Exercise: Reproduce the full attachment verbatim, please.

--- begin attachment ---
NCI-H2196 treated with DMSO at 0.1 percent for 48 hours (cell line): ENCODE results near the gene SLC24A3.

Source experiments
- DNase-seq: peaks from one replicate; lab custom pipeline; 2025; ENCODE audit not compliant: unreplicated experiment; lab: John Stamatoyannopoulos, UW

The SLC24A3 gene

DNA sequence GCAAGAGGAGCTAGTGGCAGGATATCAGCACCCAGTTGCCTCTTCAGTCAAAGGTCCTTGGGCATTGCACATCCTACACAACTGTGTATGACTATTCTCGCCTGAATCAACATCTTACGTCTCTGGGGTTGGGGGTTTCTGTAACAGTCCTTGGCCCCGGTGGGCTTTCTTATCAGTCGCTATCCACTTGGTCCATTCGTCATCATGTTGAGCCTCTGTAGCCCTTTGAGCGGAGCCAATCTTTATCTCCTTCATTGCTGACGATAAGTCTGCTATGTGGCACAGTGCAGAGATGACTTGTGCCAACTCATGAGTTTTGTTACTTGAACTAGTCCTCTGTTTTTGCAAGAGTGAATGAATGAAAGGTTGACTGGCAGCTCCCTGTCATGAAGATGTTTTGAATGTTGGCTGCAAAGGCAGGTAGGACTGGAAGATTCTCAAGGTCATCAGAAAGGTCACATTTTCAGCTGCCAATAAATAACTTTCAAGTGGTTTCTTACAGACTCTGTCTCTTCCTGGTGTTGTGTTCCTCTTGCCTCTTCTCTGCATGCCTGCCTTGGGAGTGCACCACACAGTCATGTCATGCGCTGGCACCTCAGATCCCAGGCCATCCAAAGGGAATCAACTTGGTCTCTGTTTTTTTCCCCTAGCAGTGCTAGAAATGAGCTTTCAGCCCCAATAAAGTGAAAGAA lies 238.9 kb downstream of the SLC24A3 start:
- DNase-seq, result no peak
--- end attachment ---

NCI-H2196 treated with DMSO at 0.1 percent for 48 hours (cell line): ENCODE results near the gene SLC24A3.

Source experiments
- DNase-seq: peaks from one replicate; lab custom pipeline; 2025; ENCODE audit not compliant: unreplicated experiment; lab: John Stamatoyannopoulos, UW

The SLC24A3 gene

DNA sequence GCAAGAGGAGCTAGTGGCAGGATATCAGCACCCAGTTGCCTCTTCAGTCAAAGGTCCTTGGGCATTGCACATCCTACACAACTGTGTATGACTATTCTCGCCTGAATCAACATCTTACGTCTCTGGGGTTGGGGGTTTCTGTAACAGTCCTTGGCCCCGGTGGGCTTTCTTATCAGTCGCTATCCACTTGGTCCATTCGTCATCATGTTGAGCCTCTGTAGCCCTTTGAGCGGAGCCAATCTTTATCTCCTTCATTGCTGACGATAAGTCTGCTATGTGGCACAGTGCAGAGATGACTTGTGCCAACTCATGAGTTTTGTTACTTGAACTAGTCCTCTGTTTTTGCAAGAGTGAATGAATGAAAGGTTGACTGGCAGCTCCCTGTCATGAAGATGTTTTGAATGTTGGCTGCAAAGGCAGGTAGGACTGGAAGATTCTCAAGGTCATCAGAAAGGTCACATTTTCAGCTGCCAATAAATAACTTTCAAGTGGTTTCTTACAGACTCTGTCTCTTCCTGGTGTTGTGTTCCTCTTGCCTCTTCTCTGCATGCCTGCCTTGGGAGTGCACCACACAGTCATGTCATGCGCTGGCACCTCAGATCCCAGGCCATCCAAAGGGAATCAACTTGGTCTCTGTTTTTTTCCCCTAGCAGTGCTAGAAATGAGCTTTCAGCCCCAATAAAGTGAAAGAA lies 238.9 kb downstream of the SLC24A3 start:
- DNase-seq, result no peak